Lice Facts, Identification and Control
Scientific Order: Phthiraptera
Common Family: Pediculus humanus capitis, most commonly known as the head louse
Common Species in New York: Humans are capable of hosting three different varieties of louse, all of which can be found in New York: the head louse, the body louse, and the pubic louse.
- Size: Between 2 and 4.2 millimeters in length, with small, flat bodies. About the size of a sesame seed.
- Color: Varies between whitish to various shades of grey and brown. May look translucent or almost clear.
- All lice have distinctive hook-like claws at the ends of each of their legs.
- Head lice do not have wings and cannot fly or even hop. Instead, they use their hooks to cling to hair follicles.
- Lice spread only by coming into direct contact with their host's hair or clothing. They most commonly access new hosts either by transferring after direct contact between two people, or after a host shares an article of clothing (such as a hat or scarf) with another person.
- Lice are temperature and light-sensitive and tend to prefer dark, warm environments.
- All three species of common louse feed on blood exclusively. These lice are blood-feeders through every developmental stage of their lives, from when they hatch to when they die.
- Head lice bite skin multiple times a day to feed.
- Head lice cannot survive more than two days without a blood meal. If they're removed from a host, they will starve relatively quickly.
- Head lice are the most commonly found variety of louse in human infestations. These lice infest their host's scalp by climbing through their hair follicles with their hook-like claws.
- Head lice are most commonly found near the hairline at the base of the neck or behind the ears, where they can keep warm.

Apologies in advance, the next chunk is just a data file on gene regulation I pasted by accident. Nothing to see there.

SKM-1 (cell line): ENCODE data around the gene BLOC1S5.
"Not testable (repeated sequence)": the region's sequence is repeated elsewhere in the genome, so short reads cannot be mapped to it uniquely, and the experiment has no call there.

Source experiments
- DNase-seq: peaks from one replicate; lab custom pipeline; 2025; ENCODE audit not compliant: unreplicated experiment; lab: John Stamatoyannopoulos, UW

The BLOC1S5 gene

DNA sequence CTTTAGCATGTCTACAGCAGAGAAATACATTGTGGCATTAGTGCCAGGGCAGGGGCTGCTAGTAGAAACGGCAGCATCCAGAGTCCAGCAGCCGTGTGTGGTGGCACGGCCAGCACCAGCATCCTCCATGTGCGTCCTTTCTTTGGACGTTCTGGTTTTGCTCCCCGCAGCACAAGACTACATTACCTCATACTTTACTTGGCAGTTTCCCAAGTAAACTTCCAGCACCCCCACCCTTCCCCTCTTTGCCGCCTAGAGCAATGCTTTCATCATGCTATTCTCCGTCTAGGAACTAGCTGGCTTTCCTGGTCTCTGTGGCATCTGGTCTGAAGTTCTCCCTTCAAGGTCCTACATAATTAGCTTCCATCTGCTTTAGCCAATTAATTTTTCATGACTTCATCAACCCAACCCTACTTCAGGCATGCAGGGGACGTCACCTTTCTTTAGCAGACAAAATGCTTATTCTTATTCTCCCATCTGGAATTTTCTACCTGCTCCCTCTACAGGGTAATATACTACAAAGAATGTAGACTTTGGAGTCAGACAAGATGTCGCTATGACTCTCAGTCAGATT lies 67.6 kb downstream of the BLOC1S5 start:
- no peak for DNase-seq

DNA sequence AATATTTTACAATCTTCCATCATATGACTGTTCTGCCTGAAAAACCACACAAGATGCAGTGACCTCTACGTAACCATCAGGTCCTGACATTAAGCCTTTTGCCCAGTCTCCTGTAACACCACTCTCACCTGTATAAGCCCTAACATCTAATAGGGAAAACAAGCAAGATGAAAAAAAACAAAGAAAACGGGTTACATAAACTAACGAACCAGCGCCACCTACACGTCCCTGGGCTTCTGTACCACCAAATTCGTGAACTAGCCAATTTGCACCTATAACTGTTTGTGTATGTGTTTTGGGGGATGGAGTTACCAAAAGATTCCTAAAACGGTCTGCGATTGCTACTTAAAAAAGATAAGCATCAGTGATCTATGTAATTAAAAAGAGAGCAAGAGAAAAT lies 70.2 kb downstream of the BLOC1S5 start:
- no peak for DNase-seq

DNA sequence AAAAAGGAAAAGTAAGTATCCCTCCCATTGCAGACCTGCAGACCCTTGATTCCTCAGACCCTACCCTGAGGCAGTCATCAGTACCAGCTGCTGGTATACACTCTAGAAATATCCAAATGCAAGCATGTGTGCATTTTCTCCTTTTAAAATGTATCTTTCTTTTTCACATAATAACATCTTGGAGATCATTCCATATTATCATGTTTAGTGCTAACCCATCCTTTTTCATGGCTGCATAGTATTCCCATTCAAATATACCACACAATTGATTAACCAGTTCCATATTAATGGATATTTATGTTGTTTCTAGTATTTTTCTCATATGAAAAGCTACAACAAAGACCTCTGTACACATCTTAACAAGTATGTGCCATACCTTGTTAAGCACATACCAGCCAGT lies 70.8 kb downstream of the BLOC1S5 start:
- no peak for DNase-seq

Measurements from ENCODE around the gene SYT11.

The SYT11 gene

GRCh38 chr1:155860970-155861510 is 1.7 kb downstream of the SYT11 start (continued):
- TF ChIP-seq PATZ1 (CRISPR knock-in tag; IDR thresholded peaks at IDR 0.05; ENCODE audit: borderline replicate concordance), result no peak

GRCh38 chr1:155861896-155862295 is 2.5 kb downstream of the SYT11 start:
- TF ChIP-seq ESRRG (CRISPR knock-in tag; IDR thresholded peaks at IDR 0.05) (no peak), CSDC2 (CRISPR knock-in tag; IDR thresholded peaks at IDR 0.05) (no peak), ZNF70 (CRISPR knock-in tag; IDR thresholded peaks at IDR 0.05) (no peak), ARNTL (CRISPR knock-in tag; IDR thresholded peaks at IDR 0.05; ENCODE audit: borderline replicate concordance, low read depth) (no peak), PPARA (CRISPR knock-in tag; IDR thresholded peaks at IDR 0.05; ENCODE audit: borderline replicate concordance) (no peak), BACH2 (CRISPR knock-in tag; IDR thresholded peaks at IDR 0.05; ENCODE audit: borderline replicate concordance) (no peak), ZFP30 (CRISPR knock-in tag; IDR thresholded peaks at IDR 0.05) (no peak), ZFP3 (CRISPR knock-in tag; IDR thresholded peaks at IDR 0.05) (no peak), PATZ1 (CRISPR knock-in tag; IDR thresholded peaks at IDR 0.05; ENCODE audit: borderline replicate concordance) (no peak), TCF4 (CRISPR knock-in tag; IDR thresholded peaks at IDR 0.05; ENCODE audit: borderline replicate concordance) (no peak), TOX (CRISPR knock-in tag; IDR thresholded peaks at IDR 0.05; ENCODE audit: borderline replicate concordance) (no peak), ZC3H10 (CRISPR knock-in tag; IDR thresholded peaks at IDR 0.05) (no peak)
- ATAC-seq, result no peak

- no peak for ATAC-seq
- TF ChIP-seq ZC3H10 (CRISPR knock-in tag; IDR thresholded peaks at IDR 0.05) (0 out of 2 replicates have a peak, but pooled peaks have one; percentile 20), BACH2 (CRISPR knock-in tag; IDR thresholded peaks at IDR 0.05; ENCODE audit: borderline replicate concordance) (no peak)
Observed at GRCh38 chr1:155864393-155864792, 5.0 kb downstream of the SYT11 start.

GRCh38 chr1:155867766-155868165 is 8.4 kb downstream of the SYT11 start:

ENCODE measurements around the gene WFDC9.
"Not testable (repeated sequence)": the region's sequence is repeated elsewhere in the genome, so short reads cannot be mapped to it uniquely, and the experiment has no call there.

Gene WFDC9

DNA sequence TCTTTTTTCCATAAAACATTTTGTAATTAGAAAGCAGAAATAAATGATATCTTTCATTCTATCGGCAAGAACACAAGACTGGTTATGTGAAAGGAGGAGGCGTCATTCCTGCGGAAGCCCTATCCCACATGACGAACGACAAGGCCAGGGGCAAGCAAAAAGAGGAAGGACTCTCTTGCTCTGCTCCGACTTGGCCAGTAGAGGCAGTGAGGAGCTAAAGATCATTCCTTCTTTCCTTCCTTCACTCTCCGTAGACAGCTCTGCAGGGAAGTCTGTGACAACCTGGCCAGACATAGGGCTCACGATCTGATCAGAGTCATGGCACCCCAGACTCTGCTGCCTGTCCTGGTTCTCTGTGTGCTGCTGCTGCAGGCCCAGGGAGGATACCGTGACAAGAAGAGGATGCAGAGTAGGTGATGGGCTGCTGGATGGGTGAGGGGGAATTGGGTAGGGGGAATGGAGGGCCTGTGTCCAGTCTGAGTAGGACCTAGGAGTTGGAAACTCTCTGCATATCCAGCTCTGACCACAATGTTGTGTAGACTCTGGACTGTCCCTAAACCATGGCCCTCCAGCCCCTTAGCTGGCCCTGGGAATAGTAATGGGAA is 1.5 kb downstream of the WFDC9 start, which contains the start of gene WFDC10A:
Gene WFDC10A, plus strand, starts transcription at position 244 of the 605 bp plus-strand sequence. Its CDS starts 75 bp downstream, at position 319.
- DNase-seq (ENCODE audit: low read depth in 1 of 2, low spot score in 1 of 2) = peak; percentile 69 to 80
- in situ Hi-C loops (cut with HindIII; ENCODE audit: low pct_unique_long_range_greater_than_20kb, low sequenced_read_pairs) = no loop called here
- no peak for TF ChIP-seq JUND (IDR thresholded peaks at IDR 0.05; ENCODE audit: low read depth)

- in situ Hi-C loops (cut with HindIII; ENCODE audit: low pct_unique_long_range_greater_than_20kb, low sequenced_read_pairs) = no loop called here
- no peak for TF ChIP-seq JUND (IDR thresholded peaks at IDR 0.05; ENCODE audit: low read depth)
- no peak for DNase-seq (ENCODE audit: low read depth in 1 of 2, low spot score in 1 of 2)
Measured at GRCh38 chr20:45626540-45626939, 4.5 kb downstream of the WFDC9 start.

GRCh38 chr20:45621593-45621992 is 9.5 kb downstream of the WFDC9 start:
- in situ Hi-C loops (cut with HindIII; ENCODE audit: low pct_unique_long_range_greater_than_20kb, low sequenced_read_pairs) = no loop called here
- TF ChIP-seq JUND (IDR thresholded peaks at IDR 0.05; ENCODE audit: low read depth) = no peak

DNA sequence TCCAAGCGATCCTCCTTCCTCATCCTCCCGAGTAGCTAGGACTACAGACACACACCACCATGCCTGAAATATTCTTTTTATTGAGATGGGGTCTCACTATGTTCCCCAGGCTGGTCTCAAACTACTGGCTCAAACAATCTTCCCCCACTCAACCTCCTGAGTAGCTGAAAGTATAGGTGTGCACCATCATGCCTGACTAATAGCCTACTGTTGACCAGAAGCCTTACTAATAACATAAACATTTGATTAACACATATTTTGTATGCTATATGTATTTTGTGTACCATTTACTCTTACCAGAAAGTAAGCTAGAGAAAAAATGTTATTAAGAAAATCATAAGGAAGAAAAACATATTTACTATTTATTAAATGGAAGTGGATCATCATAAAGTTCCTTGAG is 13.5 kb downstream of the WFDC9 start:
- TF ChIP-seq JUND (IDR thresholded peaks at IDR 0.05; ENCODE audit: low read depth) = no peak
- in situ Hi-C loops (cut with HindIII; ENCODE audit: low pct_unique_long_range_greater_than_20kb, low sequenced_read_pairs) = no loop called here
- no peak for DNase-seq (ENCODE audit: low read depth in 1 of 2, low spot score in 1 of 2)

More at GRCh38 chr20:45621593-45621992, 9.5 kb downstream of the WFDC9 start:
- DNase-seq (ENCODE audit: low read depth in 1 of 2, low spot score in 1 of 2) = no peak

- Lice don't like direct light, so they will stay close to your hairline where they can easily retreat to darkness if exposed.
- Body lice make their homes in the fabric of clothing instead of directly on the scalp or skin. They are less likely to flourish or reproduce because the average person doesn't wear the same clothing every day. They'll also die when you put the infested clothing through the washing machine or dryer.
Reproduction and Life Cycle
- A single louse has an approximate 30 day lifecycle from the time the egg is laid until the time the adult louse dies.
- Lice reproduce sexually and are capable of reproduction within ten hours of reaching adulthood. Once adulthood has been reached, their main priority becomes reproduction.
- A single female head louse can produce 50 to 100 eggs in her lifetime, whereas body lice can lay more than 200 eggs. Slight variations on these details occur within different varieties of louse, but as a general thumb this applies to all commonly found iterations.
Signs of Infestation
- Unlike many other varieties of pest, lice are going to give distinct physical symptoms, the most common of which being intense itching on either the body or scalp.
- If you have lice, you are also likely to have sudden unexplained rashes caused by slight or severe allergic reaction to their saliva from bites.
- Additionally, red bumps, or scar tissue build-up if they've been around for an extended amount of time.
- Their small, round, white eggs - or nits - are another sign. They can be found by going through hair or clothing using a clean comb and making a thorough visual inspection.
Treatment and Prevention
- If you believe you have lice in your home, the first thing you're going to want to do is remove them from your person with the use of a nit comb.
- If this comb isn't enough, you can visit a doctor's office for medicated shampoo to help kill any that are left on your scalp.
- Body lice can be removed through a very thorough and hot shower with scrubbing.
- During any sort of definite or potential lice infestation, all in-home linens need to be washed using hot cycles.
- “Head Lice.” Centers for Disease Control and Prevention, Centers for Disease Control and Prevention, www.cdc.gov/parasites/lice/head/.
- “Head Lice Facts 101.” Hair Fairies, www.hairfairies.com/head-lice-facts-101/.
- “Lice.” Mayo Clinic, www.mayoclinic.org/diseases-conditions/lice/symptoms-causes/syc-20374399.